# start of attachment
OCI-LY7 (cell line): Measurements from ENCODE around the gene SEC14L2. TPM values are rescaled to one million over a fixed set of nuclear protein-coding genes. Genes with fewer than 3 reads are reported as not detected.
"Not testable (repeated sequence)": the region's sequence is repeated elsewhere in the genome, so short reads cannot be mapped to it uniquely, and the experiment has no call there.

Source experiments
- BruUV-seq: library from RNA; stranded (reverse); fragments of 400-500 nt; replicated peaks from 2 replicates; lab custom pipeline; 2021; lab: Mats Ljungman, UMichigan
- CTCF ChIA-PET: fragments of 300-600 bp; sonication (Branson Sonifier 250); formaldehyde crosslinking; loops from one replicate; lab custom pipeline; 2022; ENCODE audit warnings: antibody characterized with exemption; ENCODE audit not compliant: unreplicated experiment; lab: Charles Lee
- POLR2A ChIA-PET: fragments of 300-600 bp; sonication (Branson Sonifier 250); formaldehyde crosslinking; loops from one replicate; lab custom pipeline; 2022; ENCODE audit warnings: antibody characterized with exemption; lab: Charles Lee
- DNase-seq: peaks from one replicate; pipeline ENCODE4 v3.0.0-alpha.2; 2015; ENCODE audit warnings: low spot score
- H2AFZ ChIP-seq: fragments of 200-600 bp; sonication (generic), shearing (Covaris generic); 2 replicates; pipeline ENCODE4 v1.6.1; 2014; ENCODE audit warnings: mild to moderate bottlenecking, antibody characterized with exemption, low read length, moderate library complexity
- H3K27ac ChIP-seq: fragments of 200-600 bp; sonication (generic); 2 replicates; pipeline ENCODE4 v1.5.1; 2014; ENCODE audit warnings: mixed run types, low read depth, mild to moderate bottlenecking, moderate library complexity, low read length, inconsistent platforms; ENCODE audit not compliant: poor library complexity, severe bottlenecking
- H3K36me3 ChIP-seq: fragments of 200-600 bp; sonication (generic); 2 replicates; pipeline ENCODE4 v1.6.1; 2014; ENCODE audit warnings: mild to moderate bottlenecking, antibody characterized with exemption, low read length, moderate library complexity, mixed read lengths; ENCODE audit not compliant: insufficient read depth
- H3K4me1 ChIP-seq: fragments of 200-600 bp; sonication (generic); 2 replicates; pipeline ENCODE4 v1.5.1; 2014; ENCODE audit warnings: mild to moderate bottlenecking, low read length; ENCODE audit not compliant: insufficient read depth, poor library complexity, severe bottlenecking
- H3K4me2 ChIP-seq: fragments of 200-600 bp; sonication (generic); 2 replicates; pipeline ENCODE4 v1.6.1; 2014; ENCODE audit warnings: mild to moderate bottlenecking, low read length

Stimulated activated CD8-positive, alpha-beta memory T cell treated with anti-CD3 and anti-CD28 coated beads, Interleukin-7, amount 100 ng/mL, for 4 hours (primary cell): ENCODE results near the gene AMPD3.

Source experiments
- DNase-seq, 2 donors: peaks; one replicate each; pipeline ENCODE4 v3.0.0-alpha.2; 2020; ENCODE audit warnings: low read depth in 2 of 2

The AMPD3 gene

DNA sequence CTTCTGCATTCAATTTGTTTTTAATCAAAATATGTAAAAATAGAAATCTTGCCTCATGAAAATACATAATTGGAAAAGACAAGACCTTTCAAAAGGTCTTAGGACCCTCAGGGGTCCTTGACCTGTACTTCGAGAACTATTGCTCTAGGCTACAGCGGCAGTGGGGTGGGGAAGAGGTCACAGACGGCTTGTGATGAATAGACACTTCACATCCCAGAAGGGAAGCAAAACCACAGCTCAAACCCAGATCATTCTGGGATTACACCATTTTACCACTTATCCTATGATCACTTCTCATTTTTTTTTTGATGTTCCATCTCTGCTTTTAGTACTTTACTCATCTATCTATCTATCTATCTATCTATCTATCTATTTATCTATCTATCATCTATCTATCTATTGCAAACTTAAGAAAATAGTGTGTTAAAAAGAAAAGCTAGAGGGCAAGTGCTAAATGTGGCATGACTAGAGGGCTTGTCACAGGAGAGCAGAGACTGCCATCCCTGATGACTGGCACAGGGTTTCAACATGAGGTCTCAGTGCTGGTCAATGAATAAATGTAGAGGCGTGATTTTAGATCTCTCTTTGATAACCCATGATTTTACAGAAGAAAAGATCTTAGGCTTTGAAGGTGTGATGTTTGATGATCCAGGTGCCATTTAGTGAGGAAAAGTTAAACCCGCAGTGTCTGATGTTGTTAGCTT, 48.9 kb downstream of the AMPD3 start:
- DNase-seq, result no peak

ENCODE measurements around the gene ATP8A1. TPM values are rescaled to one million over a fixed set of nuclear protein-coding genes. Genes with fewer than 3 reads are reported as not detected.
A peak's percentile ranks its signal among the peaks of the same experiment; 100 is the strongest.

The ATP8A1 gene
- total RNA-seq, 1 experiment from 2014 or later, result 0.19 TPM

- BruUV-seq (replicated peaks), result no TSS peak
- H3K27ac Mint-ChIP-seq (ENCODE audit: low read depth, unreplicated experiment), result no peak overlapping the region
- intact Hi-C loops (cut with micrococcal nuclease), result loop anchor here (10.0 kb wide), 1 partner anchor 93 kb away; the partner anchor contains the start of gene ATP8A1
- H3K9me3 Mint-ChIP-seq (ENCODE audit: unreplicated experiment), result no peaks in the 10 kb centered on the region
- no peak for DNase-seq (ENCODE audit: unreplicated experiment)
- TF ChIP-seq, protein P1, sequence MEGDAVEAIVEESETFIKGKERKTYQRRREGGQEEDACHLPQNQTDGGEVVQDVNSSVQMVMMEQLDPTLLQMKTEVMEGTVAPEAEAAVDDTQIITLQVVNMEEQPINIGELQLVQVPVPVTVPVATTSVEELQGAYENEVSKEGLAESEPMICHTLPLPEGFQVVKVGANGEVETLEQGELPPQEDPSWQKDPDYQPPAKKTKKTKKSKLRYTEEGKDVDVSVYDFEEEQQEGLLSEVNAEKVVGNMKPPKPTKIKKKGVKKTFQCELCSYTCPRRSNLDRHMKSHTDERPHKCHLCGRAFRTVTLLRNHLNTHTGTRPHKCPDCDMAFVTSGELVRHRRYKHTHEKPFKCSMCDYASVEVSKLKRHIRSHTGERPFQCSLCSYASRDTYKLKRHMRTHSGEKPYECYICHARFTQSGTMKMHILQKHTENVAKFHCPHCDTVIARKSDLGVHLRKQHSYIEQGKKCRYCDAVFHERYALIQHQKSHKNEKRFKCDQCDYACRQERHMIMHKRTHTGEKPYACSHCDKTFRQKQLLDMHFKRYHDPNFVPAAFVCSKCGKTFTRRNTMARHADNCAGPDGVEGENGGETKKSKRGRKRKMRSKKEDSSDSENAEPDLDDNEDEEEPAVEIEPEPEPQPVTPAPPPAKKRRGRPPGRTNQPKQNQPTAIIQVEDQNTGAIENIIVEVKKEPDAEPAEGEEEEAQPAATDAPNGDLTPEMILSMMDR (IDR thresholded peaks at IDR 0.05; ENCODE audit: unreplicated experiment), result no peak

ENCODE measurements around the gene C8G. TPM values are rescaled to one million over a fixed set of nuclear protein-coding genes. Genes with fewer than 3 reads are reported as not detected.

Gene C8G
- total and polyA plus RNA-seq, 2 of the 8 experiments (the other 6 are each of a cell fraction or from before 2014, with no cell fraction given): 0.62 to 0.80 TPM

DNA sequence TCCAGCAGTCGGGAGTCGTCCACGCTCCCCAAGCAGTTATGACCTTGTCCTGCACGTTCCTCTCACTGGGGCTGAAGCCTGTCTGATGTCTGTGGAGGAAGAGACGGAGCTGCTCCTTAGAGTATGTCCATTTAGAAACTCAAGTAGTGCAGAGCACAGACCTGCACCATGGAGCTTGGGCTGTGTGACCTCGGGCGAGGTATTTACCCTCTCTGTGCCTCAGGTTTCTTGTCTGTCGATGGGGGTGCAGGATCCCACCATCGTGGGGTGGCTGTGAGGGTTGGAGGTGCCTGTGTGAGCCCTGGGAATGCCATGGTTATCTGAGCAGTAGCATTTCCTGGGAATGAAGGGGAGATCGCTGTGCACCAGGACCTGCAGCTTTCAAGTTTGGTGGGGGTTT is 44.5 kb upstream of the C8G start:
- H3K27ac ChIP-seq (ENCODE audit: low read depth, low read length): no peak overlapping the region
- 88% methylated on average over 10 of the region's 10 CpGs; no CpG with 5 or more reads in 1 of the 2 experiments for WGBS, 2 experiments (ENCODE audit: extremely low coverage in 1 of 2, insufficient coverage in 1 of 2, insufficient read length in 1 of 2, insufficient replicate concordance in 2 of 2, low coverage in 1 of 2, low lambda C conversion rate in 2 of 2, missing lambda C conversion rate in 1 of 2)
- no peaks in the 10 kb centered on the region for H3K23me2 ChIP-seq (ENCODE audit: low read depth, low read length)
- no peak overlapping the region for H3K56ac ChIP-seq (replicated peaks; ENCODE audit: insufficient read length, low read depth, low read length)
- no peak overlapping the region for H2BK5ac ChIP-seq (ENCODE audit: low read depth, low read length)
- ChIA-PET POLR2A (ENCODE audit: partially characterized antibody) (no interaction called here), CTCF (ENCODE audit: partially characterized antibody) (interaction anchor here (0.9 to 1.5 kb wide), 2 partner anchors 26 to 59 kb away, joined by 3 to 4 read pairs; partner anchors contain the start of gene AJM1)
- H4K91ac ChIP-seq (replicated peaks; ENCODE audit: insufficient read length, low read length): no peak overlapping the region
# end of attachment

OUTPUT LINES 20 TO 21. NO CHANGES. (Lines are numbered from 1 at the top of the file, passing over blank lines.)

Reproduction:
A peak's percentile ranks its signal among the peaks of the same experiment; 100 is the strongest.

The ATP8A1 gene